COCA Arts Education: “Empathy Factor”
Amanda Karioth Thompson
Council on Culture & Arts
Reproductions of famous artworks line the perimeter of Heather Mott’s art room.
Examples from Romare Bearden, Mary Cassatt and N.C. Wyeth show a peaceful community, a woman holding a child, and a spirited wild horse. These artworks elicit strong emotional responses which have been studied and discussed by art historians and critics. In Mott’s class, they’re discussed by fourthgraders.
Projected onto the board are more examples of famous artworks and art students are prompted to describe the emotions they awaken. In response to Dorthea Lang’s “Migrant Mother,” one student shared, “it looks like she’s upset because she can’t pay her bills.” This type of close examination and inquiry relates to a new initiative at Sealey Elementary School.
Mott explained, “the Sanford Harmony program for social-emotional learning is research based and it helps the kids communicate better in their classrooms.” The goal is for students to gain skills to work through interpersonal difficulty, becoming their own mediators and problem solvers. By incorporating these strategies into her teaching, Mott sees additional benefits.
“It expands their vocabulary and helps kids become a bit more educated in art literacy.” When students are encouraged to analyze artworks critically, verbalize their aesthetic response and create their own expressive images, “they learn about their own and each other’s emotions. They become more empathetic to people’s feelings.”
Sealey fourth-graders investigated the displayed artwork reproductions and discussed their findings. After jotting down their emotional reactions on sticky notes, students adhered them to the artwork. They were asked to consider the way an image is rendered, with crisp lines or blurry brushstrokes, and how color might convey emotion. “Once they start seeing all of this, you can see the wheels turning,” said Mott.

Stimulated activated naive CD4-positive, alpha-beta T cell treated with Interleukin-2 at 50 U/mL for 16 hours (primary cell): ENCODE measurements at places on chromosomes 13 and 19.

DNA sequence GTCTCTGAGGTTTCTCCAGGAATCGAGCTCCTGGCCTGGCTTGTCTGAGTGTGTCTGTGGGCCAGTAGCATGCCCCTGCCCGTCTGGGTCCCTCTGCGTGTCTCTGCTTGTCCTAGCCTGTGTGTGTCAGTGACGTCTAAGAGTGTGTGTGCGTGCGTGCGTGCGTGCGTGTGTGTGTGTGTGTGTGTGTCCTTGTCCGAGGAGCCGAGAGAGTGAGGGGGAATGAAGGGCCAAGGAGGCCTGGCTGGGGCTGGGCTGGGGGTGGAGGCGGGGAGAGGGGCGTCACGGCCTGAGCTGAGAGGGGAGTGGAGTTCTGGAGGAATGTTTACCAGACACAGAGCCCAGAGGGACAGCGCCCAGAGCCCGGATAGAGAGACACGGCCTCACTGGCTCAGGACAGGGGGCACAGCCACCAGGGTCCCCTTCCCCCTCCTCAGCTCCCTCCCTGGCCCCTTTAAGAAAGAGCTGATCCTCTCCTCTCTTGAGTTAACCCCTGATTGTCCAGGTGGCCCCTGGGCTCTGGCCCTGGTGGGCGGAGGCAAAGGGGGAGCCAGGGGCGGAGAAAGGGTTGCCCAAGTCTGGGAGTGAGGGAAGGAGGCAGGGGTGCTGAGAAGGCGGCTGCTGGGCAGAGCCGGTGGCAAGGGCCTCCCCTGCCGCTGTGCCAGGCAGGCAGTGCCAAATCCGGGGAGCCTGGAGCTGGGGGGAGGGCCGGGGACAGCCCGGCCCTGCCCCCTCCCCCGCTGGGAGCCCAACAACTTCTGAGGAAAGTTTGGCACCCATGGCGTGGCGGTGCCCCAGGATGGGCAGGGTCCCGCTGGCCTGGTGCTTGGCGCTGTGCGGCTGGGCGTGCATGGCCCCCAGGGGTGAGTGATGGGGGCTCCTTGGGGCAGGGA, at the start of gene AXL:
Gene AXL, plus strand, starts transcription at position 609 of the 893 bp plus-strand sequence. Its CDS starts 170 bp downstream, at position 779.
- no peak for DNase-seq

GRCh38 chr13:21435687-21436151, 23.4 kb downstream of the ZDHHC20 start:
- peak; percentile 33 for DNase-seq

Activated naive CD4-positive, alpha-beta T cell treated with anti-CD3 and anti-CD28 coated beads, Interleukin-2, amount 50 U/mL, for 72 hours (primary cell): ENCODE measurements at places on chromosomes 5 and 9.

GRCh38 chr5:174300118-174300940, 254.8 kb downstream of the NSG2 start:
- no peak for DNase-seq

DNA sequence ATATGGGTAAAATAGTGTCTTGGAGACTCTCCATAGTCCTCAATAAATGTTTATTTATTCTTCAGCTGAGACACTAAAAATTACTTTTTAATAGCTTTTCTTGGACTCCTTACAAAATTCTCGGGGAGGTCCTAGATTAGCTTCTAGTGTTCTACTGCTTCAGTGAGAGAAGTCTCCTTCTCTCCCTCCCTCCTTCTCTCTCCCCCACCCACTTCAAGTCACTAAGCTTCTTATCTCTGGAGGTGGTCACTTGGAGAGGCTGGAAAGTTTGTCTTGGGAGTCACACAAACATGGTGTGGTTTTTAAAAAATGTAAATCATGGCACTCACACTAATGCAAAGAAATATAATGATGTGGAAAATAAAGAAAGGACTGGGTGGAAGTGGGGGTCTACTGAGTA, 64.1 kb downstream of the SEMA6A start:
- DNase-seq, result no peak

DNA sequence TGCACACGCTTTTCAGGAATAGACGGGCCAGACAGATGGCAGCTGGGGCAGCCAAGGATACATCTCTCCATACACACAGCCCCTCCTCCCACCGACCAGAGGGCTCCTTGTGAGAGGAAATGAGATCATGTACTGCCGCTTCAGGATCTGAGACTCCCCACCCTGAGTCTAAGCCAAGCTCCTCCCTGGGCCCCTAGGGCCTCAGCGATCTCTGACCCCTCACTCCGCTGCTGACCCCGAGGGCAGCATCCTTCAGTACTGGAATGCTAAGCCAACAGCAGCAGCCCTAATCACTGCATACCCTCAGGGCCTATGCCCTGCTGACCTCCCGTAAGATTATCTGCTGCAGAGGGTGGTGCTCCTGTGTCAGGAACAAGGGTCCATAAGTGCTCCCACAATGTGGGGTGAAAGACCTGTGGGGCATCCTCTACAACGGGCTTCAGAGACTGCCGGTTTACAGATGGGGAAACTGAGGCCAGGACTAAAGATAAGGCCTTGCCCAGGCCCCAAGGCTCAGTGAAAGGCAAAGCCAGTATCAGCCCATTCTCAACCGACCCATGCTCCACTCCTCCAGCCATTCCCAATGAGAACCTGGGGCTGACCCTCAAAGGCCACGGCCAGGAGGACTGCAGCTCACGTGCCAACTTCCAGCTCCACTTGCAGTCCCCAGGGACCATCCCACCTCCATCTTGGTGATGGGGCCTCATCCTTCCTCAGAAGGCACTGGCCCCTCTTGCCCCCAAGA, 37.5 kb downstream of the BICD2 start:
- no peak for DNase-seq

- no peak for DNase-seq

Responding to diverse examples allows students to thoughtfully design their own artworks.
Mott admits, “this is a challenging activity because a lot of kids just want to draw a heart and put love, love, love in the background. I talk to them about how it doesn’t have to be so literal. I want them to struggle through it and it is a little bit of a struggle. I want them to come to some kind of agreement in their mind of how to convey how they feel, visually.”
Amarion Thomas has some ideas. “I’m going to draw a basketball court with a goal and me making a basket. Basketball makes me strong.” To communicate this feeling, he plans to use just three colors, a choice inspired by the restricted palette of “Hope” by Shepard Fairey, one of the example images shown to students.
Raegan Porter is going in the opposite direction. She plans to include a “rainbow of colors” in her artwork and she realizes that art can be a powerful communication method. “Sometimes drawing is easier than finding words,” she said. “Also, artwork lasts longer than words will.”
Creating artwork is a personal endeavor and an outward display of emotions can make some feel vulnerable. Forstudents to share their feelings in such a visible way, they have to know they’re supported. Mott is committed to making her art room a safe space where students respect and trust one another. “I encourage them to give positive feedback and listen to other people’s ideas.”
After 27 years of teaching, Mott is steadfast in her belief that art is essential to a complete education. “It is an outlet for them. They make so many decisions and solve so many problems in a 45-minute art class, more than people really know. It taps into their creativity but also their talent, memories and emotions.”
“I hope that through their drawings, my students gain a better understanding of how they can put their feelings down on paper and feel empathy for somebody else so we’re a little more compassionate to other people. I’m not looking for perfection, I’m looking for effort and understanding.”
Amanda Karioth Thompson is the Assistant Director for the Council on Culture & Arts. COCA is the capital area’s umbrella agency for arts and culture (www.tallahasseearts.org).